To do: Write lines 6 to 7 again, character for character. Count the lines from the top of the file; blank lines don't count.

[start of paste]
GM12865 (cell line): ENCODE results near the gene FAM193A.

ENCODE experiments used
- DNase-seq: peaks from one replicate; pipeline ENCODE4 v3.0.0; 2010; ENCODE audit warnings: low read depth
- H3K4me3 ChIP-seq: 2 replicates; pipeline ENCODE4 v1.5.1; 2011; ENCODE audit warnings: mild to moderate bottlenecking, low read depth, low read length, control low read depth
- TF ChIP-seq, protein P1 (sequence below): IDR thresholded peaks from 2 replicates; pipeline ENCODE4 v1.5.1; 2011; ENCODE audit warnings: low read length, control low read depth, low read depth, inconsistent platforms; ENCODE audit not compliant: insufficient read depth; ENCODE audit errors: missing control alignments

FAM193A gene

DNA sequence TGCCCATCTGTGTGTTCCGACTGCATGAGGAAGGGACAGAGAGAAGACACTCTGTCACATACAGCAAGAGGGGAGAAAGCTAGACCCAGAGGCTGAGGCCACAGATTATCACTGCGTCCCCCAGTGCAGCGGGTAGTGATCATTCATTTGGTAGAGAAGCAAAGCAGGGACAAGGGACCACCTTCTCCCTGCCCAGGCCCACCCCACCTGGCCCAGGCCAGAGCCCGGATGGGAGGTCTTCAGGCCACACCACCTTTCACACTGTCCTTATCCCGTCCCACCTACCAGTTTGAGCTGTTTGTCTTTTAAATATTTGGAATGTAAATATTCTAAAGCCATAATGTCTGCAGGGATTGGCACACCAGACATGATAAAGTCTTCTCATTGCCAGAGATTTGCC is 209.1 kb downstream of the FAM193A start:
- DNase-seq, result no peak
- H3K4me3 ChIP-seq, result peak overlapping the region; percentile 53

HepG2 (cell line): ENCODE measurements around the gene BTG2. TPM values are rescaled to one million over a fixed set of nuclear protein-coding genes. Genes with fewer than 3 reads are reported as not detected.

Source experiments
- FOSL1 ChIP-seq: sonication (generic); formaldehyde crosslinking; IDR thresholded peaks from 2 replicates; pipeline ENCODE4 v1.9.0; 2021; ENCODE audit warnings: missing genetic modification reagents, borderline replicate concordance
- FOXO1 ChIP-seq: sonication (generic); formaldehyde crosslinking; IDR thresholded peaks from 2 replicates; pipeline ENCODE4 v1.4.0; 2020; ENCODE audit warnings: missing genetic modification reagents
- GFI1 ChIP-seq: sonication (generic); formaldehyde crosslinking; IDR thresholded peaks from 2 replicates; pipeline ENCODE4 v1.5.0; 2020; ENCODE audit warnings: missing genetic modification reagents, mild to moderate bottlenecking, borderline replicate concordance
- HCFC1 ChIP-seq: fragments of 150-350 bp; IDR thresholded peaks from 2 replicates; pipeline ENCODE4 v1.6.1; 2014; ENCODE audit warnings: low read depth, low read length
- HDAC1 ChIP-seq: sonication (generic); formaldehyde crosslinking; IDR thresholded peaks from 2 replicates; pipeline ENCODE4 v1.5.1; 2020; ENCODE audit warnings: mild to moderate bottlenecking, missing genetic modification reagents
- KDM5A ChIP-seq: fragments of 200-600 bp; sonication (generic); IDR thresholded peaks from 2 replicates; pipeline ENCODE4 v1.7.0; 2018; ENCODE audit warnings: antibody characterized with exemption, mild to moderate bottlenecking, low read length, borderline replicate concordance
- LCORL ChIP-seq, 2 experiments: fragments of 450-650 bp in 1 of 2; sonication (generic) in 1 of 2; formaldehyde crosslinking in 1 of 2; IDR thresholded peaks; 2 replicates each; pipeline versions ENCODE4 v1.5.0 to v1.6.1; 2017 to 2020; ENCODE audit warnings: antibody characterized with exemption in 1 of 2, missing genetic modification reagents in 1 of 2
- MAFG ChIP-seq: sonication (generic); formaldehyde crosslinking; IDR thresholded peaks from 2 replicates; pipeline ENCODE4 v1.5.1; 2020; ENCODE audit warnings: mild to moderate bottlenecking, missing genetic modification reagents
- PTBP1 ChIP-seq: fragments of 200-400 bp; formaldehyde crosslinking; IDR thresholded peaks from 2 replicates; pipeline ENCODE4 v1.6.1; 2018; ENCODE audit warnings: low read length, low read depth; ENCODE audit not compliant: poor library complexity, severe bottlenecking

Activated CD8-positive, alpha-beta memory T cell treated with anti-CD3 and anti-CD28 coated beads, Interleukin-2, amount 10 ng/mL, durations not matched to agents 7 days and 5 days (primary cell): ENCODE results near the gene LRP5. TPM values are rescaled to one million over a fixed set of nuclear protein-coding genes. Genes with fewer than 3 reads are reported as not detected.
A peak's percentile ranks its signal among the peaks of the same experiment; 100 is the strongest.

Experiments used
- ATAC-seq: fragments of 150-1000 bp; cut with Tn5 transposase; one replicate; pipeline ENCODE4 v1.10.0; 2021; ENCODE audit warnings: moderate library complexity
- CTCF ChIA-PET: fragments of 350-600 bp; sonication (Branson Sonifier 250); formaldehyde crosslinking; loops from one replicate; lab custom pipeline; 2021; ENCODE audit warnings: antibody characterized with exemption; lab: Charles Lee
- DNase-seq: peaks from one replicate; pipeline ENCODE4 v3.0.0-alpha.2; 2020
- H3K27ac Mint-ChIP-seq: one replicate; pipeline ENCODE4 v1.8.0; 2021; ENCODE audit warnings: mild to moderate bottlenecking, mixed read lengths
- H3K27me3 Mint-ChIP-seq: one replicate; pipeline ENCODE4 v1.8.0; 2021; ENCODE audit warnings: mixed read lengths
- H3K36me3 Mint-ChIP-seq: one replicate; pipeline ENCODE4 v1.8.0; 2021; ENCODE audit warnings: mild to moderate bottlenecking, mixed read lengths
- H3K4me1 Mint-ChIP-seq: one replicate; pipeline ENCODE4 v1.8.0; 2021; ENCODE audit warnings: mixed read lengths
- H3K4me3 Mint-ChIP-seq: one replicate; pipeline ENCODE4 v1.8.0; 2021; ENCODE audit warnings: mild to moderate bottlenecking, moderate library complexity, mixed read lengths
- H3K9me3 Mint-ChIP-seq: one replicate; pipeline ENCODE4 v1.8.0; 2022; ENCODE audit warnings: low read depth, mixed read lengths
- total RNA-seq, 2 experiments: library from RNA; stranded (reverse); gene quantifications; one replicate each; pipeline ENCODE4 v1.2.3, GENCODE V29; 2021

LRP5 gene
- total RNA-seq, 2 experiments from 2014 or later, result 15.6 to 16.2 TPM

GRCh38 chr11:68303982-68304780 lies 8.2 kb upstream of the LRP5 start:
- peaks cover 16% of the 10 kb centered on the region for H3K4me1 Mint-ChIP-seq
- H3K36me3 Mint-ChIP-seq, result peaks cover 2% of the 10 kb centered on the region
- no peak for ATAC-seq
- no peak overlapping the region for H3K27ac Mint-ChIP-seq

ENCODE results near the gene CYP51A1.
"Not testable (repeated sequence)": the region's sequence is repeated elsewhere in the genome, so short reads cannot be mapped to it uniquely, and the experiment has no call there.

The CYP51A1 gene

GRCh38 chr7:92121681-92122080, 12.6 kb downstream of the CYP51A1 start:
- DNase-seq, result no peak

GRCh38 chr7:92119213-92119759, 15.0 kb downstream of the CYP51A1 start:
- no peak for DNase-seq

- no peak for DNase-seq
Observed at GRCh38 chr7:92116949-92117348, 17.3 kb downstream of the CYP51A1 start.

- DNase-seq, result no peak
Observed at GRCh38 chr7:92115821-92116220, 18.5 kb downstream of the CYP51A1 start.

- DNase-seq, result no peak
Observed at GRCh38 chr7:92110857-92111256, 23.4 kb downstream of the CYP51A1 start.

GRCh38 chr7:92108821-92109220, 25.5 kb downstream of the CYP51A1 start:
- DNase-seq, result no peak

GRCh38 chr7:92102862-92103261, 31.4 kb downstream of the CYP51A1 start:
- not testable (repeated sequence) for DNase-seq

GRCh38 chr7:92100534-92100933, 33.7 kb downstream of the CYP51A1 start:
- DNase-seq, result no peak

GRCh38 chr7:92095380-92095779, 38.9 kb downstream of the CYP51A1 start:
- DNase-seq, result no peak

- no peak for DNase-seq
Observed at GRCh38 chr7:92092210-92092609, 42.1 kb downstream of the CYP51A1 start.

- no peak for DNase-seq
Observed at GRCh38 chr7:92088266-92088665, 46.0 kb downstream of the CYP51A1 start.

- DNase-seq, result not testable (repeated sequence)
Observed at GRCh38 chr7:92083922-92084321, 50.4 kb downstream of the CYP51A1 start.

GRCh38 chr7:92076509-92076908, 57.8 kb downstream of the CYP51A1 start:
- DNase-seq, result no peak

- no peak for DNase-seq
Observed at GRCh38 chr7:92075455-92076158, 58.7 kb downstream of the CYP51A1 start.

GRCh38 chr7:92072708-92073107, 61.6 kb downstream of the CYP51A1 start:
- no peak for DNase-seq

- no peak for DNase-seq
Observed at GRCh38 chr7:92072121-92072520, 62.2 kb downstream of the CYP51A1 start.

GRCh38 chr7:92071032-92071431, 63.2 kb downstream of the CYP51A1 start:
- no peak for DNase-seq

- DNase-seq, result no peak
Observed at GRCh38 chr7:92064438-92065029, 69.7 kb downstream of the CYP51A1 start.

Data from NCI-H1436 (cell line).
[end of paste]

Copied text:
FAM193A gene

DNA sequence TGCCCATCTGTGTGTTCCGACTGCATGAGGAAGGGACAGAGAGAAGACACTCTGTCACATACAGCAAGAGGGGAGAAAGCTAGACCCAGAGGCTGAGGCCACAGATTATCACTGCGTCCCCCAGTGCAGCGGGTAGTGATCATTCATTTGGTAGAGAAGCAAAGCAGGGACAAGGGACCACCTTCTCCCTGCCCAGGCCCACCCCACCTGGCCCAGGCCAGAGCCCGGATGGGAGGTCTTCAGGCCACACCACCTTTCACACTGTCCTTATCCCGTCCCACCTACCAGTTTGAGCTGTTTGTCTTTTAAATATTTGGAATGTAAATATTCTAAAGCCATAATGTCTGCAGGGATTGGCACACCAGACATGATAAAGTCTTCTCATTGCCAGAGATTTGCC is 209.1 kb downstream of the FAM193A start: